When Jeff Gordon won his first Winston Cup championship, his wife stood on the podium with him in the Waldorf Astoria ballroom in New York, glamorous in a glittering, full-length gown of shimmering charcoal.
In the audience, the rumors started. The dress cost $80,000. Gordon had flown her on the Concorde - twice - to Paris for fittings.
Now, two years later, Brooke Gordon reaches out and touches your hand, laughing softly.
“Isn’t that crazy?” she says. “I’ve never been to Europe. That should tell you right there.”
She is warm and charming, this woman who is married to the two-time and defending Winston Cup champion. And through three years of marriage, she has heard more than a few rumors about herself, her husband and their relationship. The one about the dress is simply one of the nicer ones.
“At first, they kind of bothered me,” she says. “Especially when they were negative toward Jeff, and I knew they weren’t true. But Jeff told me, and he’s so good about it. He told me, ‘Listen, we’re not going to let things bother us. We’re going to let things roll off our backs because we have a wonderful, beautiful life together and some people may be jealous of that, and that’s why they start these nasty rumors.’ “And that’s just how I look at it, because I know the truth and Jeff knows the truth and we just live life the best way we can.”
They look like Barbie and Ken dolls. He is 5-foot-6. and she is within a half-inch of him. She has long, brown hair, and he has the modern slicked back, corporate look with every hair in place.
“People say he looks very sophisticated and programmed,” she says. “And he’s a lot like that. He really does try always to be courteous and polite. I think his mother and stepfather always told him to have good manners, to treat people well and to act professional if you’re going to be a professional in racing. And that probably started when he was around 13.”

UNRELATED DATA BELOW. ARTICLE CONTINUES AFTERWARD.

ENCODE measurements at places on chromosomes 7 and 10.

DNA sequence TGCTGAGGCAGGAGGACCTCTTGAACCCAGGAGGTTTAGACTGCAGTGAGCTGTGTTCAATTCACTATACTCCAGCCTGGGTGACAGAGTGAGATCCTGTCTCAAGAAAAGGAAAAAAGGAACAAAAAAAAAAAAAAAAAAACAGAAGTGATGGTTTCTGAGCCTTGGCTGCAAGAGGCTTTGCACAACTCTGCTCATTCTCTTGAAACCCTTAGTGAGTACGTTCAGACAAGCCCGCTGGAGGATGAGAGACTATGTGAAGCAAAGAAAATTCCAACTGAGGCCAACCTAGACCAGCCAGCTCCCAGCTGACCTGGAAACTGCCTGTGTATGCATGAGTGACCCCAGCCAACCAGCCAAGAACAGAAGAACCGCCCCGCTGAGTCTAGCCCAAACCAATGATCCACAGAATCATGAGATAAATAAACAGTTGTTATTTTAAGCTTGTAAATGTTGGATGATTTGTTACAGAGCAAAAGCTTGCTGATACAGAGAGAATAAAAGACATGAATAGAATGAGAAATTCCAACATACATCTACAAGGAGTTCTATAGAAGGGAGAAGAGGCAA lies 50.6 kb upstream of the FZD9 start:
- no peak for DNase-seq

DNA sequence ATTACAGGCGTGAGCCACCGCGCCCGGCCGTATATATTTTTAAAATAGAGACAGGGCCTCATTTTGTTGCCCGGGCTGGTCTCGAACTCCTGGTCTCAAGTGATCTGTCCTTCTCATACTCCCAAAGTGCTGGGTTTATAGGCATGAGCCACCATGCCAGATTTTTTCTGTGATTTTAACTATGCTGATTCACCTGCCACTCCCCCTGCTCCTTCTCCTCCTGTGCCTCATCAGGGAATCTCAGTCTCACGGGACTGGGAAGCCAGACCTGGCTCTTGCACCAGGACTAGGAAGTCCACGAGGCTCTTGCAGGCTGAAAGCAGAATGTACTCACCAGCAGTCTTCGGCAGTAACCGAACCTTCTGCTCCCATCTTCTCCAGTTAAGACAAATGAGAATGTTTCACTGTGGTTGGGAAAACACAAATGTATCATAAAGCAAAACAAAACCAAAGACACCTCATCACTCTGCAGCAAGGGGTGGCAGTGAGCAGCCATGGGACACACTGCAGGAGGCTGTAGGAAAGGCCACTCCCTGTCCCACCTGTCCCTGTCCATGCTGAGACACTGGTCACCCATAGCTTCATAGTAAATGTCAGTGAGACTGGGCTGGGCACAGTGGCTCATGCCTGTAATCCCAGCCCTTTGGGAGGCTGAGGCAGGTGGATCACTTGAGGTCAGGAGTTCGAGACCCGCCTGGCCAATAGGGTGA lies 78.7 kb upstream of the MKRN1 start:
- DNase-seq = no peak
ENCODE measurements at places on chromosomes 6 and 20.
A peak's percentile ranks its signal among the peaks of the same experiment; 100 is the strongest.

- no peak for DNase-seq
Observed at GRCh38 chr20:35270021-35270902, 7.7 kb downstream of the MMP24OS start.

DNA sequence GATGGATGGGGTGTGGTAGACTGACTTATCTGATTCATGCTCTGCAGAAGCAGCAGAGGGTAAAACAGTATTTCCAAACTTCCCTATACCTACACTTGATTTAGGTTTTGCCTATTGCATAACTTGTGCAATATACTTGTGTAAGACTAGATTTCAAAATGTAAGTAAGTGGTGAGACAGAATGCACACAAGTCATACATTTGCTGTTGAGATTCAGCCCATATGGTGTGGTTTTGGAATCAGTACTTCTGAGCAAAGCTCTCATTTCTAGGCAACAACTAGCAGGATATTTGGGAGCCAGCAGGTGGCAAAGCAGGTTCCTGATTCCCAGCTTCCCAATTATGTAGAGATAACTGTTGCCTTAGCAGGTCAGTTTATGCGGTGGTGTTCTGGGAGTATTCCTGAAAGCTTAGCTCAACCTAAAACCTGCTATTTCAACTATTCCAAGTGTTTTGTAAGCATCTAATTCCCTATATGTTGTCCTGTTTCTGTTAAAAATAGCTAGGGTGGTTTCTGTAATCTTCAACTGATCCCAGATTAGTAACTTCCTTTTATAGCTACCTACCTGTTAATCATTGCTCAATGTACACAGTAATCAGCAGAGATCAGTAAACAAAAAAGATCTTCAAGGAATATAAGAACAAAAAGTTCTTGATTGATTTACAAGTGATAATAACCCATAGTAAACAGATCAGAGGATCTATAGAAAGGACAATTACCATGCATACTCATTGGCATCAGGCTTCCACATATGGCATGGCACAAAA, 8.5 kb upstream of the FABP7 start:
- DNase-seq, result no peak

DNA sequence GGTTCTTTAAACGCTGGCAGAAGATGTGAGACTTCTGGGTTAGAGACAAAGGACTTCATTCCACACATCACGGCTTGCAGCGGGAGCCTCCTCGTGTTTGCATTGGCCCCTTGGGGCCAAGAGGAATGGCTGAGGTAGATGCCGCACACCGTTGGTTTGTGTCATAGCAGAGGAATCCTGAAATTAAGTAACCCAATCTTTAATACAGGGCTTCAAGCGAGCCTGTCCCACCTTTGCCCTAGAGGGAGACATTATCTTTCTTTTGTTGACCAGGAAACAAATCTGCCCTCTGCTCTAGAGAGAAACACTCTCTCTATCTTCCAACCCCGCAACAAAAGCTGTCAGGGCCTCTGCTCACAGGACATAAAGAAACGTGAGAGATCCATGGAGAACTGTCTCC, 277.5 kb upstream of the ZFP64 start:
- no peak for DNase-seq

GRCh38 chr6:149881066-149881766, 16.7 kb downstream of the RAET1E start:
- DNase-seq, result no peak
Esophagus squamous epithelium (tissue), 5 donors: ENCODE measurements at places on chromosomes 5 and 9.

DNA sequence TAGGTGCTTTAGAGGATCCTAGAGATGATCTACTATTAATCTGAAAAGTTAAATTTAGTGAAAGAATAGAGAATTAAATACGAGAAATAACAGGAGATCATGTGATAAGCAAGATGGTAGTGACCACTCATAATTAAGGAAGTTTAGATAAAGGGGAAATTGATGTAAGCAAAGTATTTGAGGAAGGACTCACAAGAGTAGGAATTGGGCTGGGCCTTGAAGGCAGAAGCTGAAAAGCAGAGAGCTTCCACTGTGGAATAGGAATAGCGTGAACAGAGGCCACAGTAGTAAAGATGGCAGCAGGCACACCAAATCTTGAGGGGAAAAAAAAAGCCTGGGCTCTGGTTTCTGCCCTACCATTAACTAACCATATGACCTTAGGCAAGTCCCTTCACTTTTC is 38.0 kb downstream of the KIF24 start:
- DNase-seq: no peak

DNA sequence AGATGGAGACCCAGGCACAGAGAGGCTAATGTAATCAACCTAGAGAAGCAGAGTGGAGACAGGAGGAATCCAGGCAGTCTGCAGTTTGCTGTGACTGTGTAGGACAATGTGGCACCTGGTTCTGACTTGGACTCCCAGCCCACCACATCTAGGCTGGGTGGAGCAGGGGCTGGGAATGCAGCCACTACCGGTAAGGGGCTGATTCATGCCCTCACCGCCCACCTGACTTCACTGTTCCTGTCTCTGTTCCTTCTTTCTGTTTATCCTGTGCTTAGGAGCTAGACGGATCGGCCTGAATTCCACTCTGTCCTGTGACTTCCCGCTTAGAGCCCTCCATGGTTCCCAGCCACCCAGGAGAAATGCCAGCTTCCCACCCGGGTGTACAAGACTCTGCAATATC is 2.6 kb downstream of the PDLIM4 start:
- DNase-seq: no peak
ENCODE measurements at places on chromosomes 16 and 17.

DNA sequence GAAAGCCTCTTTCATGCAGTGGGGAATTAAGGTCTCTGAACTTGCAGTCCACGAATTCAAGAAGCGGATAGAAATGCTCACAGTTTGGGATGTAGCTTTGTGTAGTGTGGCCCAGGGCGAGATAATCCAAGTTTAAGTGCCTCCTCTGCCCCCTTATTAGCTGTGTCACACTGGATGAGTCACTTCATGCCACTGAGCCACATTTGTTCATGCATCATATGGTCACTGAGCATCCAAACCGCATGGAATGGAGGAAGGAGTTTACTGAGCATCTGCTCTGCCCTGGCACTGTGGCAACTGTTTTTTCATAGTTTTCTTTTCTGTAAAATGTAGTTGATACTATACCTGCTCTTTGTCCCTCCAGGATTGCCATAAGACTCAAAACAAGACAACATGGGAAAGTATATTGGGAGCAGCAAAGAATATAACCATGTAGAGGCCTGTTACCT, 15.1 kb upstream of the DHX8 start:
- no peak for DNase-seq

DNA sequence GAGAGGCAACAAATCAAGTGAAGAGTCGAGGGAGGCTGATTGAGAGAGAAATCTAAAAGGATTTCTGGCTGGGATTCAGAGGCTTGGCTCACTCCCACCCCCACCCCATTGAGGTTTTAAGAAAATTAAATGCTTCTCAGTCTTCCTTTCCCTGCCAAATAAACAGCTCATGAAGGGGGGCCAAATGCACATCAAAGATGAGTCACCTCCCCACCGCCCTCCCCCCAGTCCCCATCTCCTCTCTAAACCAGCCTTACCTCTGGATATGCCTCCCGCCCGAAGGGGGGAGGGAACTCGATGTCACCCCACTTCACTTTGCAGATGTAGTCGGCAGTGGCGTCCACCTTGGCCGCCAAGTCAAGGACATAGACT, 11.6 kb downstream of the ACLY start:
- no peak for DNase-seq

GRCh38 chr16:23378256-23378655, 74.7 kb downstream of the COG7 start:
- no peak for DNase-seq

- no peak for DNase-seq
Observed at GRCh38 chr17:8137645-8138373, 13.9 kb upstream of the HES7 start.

Brooke Gordon is 27, eight months older than her husband. She was a student at the University of North Carolina at Charlotte, majoring in early education, when she decided to earn some extra money by answering an ad for a modeling agency that sent her to interview for the job of Miss Winston on the Winston Cup circuit.
She was not a race fan. She had never been to a race. She had never even watched one on television.
“I couldn’t tell you a single driver’s name,” she says. “And that actually worked in my favor, because they didn’t want a race fan, they wanted someone who would be professional, do their job and not be interested in watching a race. I got the job.”
And then she met Jeff. That was five years ago and he hadn’t won even one race, but she thought he’d be cocky, thought he’d be very much into himself and not care about other peoples’ feelings.
“But the day I met him, he asked me to go out on our first date and he was so nervous,” she says. “He acted like he couldn’t get the words out. He started stuttering a little bit, and I just melted right there.”
They have been apart a total of five days since that first date. And because she is so often with him, it is invariable that fans will ask for her autograph. She smiles, makes small talk and signs her name, but she says it is a situation that continues to take her by surprise.
“I feel I’m just his support system, behind him,” she says. “I’m there with him through the good and bad times, and I’m surprised by how many interview requests and autograph requests I get. I try always to remember that Jeff is the celebrity.”